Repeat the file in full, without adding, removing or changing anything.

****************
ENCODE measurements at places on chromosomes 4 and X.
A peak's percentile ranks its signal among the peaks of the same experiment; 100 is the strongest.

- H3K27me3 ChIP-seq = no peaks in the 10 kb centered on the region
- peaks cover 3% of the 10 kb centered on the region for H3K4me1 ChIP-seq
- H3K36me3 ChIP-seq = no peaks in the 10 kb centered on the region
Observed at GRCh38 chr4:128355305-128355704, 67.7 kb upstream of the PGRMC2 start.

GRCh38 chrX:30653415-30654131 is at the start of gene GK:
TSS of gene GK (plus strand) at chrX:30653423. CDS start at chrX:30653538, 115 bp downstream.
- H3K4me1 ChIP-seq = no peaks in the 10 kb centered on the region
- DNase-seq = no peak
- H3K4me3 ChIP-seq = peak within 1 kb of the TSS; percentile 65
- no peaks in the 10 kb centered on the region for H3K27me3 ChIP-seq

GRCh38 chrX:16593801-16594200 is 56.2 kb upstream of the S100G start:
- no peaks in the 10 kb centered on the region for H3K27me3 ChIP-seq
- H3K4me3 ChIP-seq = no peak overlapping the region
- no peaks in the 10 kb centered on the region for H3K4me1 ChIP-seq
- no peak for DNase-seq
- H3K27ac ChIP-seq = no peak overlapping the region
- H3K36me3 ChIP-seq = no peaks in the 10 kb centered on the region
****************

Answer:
ENCODE measurements at places on chromosomes 4 and X.
A peak's percentile ranks its signal among the peaks of the same experiment; 100 is the strongest.

- H3K27me3 ChIP-seq = no peaks in the 10 kb centered on the region
- peaks cover 3% of the 10 kb centered on the region for H3K4me1 ChIP-seq
- H3K36me3 ChIP-seq = no peaks in the 10 kb centered on the region
Observed at GRCh38 chr4:128355305-128355704, 67.7 kb upstream of the PGRMC2 start.

GRCh38 chrX:30653415-30654131 is at the start of gene GK:
TSS of gene GK (plus strand) at chrX:30653423. CDS start at chrX:30653538, 115 bp downstream.
- H3K4me1 ChIP-seq = no peaks in the 10 kb centered on the region
- DNase-seq = no peak
- H3K4me3 ChIP-seq = peak within 1 kb of the TSS; percentile 65
- no peaks in the 10 kb centered on the region for H3K27me3 ChIP-seq

GRCh38 chrX:16593801-16594200 is 56.2 kb upstream of the S100G start:
- no peaks in the 10 kb centered on the region for H3K27me3 ChIP-seq
- H3K4me3 ChIP-seq = no peak overlapping the region
- no peaks in the 10 kb centered on the region for H3K4me1 ChIP-seq
- no peak for DNase-seq
- H3K27ac ChIP-seq = no peak overlapping the region
- H3K36me3 ChIP-seq = no peaks in the 10 kb centered on the region